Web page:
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My Rates

6 Months 7.94%
1 Year 6.94%
2 Years 6.52%
3 Years 5.74%
4 Years 5.54%
5 Years 5.09%
7 Years 6.24%
10 Years 6.29%
6 Months Open 9.75%
1 Year Open 8.00%
*Rates subject to change and OAC
AGENT LICENSE ID
M23007802
BROKERAGE LICENSE ID
12347
Kyrn Stein Mortgage Agent Level 1

Kyrn Stein

Mortgage Agent Level 1


Phone:
Address:
610 Bronson Ave, Ottawa, Ontario

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Your home purchase, mortgage renewal or refinance is typically the largest financial transaction you'll likely make in your lifetime. Good mortgage advice can mean significant savings and wealth creation over the long term, which is why it's important to have the right person working for you.

I provide an authentic client experience defined by honesty, integrity, expert advice and helpful resources to give you the most innovative mortgage experience and one that saves you money and time.

Whether you're buying a property for the first time, or renewing or refinancing a mortgage, you deserve a smooth, convenient and professional mortgage process.

I’m pleased to have joined the Capital Home lending team with over 50years combined service, which will allow my clients to benefit from their knowledge and preferred lenders rates.

 


BLOG / NEWS Updates

Bank of Canada: Households are adjusting to the rise in debt-servicing costs

Following sharp declines during the COVID‑19 pandemic, many indicators of financial stress have now returned to more normal levels. Signs of stress are concentrated primarily among households without a mortgage and survey data suggest that, of these households, renters are most affected. In contrast, indicators of stress among mortgage holders are largely unchanged, remaining at levels lower than their historical averages. Factors such as income growth, accumulated savings and reduced discretionary spending are supporting households ability to deal with higher debt payments. Over the coming years, more mortgage holders will be renewing at higher interest rates. Based on market expectations for interest rates, payment increases will generally be larger for these mortgage holders than for borrowers who renewed over the past two years. Higher debt-servicing costs reduce financial flexibility for households and businesses and make them more vulnerable in the event of an economic downturn. Signs of financial stress have risen primarily among households without a mortgage The combination of higher inflation and higher interest rates continues to put pressure on household finances. Many indicators of financial stress, which had declined during the pandemic, are now close to pre-pandemic levels. Signs of increased financial stress appear mainly concentrated among renters. The rates of arrears on credit cards and auto loans for households without a mortgagewhich includes renters and outright homeownersare back to pre-pandemic levels and continue to grow. In contrast, arrears on these products for households with a mortgage have remained low and stable. https://www.bankofcanada.ca/2024/05/financial-stability-report-2024/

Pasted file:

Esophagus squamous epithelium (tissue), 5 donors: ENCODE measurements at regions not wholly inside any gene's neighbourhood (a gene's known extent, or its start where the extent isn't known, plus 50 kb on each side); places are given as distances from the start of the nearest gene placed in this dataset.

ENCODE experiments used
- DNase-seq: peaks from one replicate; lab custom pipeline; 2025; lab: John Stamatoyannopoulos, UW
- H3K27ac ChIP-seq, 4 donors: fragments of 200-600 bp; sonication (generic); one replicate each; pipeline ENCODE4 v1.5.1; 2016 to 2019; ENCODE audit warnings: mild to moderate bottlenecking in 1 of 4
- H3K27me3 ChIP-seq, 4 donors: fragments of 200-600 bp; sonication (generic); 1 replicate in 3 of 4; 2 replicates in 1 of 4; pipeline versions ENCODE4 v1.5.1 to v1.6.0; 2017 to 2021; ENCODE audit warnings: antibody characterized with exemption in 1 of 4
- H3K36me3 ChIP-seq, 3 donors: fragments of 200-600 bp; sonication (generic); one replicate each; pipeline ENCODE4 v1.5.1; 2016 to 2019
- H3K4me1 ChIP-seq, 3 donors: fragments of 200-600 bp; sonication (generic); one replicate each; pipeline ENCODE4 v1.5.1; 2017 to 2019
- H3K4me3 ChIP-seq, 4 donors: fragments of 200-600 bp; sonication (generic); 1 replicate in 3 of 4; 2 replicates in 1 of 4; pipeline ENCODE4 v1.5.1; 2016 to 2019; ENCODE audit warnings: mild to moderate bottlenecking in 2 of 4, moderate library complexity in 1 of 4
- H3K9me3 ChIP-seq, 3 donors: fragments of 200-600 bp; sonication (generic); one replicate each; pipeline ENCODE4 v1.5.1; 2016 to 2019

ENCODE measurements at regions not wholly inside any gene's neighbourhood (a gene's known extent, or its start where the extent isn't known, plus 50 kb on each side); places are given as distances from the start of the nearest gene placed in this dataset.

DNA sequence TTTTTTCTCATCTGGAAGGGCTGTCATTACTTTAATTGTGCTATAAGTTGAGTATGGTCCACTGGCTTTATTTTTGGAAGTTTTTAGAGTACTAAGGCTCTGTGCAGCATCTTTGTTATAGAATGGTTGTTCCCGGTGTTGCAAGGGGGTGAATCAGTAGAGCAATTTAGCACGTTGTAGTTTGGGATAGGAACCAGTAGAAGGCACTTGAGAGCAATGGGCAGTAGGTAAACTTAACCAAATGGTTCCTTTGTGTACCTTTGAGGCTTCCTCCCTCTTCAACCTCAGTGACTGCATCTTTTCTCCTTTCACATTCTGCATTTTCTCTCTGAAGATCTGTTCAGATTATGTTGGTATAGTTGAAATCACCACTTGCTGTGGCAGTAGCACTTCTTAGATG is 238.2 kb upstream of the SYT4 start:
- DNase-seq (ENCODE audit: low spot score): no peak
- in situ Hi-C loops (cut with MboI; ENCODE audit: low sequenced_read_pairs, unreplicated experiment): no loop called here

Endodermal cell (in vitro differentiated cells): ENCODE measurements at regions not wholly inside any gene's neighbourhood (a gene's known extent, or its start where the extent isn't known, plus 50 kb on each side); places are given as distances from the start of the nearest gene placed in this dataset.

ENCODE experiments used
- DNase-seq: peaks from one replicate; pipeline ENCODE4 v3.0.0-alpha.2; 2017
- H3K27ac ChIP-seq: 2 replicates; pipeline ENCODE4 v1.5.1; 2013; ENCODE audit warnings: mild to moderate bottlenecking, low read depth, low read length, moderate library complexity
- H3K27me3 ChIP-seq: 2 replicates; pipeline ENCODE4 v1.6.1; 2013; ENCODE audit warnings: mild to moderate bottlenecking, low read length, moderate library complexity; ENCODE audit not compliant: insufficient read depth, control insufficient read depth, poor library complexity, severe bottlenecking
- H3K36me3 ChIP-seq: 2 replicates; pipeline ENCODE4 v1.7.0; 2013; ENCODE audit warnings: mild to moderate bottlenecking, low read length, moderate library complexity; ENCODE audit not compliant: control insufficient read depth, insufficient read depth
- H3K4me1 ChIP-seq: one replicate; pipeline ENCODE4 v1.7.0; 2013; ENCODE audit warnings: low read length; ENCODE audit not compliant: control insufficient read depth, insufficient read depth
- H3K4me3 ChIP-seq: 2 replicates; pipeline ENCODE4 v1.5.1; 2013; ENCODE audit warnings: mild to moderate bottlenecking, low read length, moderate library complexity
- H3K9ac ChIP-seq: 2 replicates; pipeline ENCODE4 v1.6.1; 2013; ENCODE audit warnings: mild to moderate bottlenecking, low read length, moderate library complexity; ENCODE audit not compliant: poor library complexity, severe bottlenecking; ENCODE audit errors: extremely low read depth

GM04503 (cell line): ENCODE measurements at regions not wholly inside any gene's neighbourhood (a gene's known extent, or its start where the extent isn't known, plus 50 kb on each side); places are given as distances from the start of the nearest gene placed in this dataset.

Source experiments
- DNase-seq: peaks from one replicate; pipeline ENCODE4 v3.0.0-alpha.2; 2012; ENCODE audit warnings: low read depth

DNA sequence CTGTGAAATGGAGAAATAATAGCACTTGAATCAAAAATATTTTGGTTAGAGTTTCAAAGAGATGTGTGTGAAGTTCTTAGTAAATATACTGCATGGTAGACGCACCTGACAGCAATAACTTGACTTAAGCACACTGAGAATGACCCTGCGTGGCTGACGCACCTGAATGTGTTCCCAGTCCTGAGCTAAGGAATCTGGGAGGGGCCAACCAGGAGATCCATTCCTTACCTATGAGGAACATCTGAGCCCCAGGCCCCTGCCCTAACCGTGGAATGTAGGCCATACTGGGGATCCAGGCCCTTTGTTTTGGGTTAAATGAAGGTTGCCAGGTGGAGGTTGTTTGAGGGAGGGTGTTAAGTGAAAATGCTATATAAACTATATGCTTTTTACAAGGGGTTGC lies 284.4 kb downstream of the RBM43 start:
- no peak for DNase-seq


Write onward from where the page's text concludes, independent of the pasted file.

Bank of Canada: Financial Stability Report

Key takeaways Canadas financial system remains resilient. Over the past year, financial system participantsincluding households, businesses, banks and non-bank financial institutionshave continued to proactively adjust to higher interest rates. However, risks to financial stability remain. The Bank sees two key risks to stability, related to: Debt serviceabilityBusinesses and households continue to adjust to higher interest rates. Indicators of financial stress in both sectors were below historical averages through the COVID-19 pandemic but have been normalizing. Some indicators look to be increasing more sharply and warrant monitoring. Higher debt-servicing costs reduce financial flexibility for households and businesses and make them more vulnerable in the event of an economic downturn. Asset valuationsThe valuations of some financial assets appear to have become stretched, which increases the risk of a sharp correction that can generate system-wide stress. The recent rise in leverage in the non-bank financial intermediation sector could amplify the effects of such a correction. The financial system is highly interconnected. Stress in one sector can spread to others. Participants should continue to be proactive, including planning for more adverse conditions or outcomes. https://www.bankofcanada.ca/2024/05/financial-stability-report-2024/

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